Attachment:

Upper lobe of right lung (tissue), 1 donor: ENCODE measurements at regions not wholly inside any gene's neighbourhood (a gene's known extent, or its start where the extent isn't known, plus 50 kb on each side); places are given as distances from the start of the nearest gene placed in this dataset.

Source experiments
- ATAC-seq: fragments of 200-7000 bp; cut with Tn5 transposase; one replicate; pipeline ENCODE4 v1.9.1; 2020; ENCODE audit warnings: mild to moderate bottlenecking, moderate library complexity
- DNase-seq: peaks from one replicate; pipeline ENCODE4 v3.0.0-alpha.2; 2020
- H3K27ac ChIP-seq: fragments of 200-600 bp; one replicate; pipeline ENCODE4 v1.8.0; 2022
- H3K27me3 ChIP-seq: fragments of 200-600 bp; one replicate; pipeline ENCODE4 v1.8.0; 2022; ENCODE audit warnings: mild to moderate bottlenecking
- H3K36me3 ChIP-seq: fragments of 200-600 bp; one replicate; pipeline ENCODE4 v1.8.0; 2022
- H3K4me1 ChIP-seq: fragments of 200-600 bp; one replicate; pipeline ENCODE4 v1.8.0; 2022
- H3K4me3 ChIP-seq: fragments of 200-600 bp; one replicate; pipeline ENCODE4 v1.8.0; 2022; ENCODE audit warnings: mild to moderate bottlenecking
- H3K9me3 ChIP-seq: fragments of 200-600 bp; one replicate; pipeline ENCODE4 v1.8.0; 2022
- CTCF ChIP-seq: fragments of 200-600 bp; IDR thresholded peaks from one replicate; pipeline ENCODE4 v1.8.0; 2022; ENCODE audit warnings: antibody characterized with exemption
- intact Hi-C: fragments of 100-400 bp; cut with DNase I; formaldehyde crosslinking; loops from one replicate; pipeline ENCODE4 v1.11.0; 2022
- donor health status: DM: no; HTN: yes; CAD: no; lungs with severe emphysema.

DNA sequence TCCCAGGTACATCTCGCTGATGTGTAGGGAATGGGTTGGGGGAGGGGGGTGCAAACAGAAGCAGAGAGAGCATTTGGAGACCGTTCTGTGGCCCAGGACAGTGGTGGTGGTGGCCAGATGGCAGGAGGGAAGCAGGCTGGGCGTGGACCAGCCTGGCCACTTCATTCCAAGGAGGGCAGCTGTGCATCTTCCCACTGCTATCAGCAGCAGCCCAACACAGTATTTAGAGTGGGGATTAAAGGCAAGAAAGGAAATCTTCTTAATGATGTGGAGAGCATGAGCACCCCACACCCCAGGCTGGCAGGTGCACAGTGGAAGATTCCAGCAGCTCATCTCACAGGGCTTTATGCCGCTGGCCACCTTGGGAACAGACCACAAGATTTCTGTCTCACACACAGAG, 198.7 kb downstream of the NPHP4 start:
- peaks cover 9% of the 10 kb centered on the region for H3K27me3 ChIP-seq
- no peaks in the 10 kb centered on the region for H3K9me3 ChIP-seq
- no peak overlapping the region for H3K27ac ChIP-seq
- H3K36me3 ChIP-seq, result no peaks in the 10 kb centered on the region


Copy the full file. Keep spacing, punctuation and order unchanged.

Upper lobe of right lung (tissue), 1 donor: ENCODE measurements at regions not wholly inside any gene's neighbourhood (a gene's known extent, or its start where the extent isn't known, plus 50 kb on each side); places are given as distances from the start of the nearest gene placed in this dataset.

Source experiments
- ATAC-seq: fragments of 200-7000 bp; cut with Tn5 transposase; one replicate; pipeline ENCODE4 v1.9.1; 2020; ENCODE audit warnings: mild to moderate bottlenecking, moderate library complexity
- DNase-seq: peaks from one replicate; pipeline ENCODE4 v3.0.0-alpha.2; 2020
- H3K27ac ChIP-seq: fragments of 200-600 bp; one replicate; pipeline ENCODE4 v1.8.0; 2022
- H3K27me3 ChIP-seq: fragments of 200-600 bp; one replicate; pipeline ENCODE4 v1.8.0; 2022; ENCODE audit warnings: mild to moderate bottlenecking
- H3K36me3 ChIP-seq: fragments of 200-600 bp; one replicate; pipeline ENCODE4 v1.8.0; 2022
- H3K4me1 ChIP-seq: fragments of 200-600 bp; one replicate; pipeline ENCODE4 v1.8.0; 2022
- H3K4me3 ChIP-seq: fragments of 200-600 bp; one replicate; pipeline ENCODE4 v1.8.0; 2022; ENCODE audit warnings: mild to moderate bottlenecking
- H3K9me3 ChIP-seq: fragments of 200-600 bp; one replicate; pipeline ENCODE4 v1.8.0; 2022
- CTCF ChIP-seq: fragments of 200-600 bp; IDR thresholded peaks from one replicate; pipeline ENCODE4 v1.8.0; 2022; ENCODE audit warnings: antibody characterized with exemption
- intact Hi-C: fragments of 100-400 bp; cut with DNase I; formaldehyde crosslinking; loops from one replicate; pipeline ENCODE4 v1.11.0; 2022
- donor health status: DM: no; HTN: yes; CAD: no; lungs with severe emphysema.

DNA sequence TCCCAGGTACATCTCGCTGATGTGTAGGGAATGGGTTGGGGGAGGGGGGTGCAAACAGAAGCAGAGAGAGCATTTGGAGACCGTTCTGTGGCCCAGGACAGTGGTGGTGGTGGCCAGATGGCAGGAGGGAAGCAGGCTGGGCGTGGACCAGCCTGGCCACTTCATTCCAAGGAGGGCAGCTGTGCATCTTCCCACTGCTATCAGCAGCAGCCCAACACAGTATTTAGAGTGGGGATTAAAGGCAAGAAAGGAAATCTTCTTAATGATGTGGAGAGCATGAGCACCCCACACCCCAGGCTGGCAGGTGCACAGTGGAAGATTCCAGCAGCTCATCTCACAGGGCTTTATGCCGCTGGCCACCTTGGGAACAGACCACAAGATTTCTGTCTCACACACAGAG, 198.7 kb downstream of the NPHP4 start:
- peaks cover 9% of the 10 kb centered on the region for H3K27me3 ChIP-seq
- no peaks in the 10 kb centered on the region for H3K9me3 ChIP-seq
- no peak overlapping the region for H3K27ac ChIP-seq
- H3K36me3 ChIP-seq, result no peaks in the 10 kb centered on the region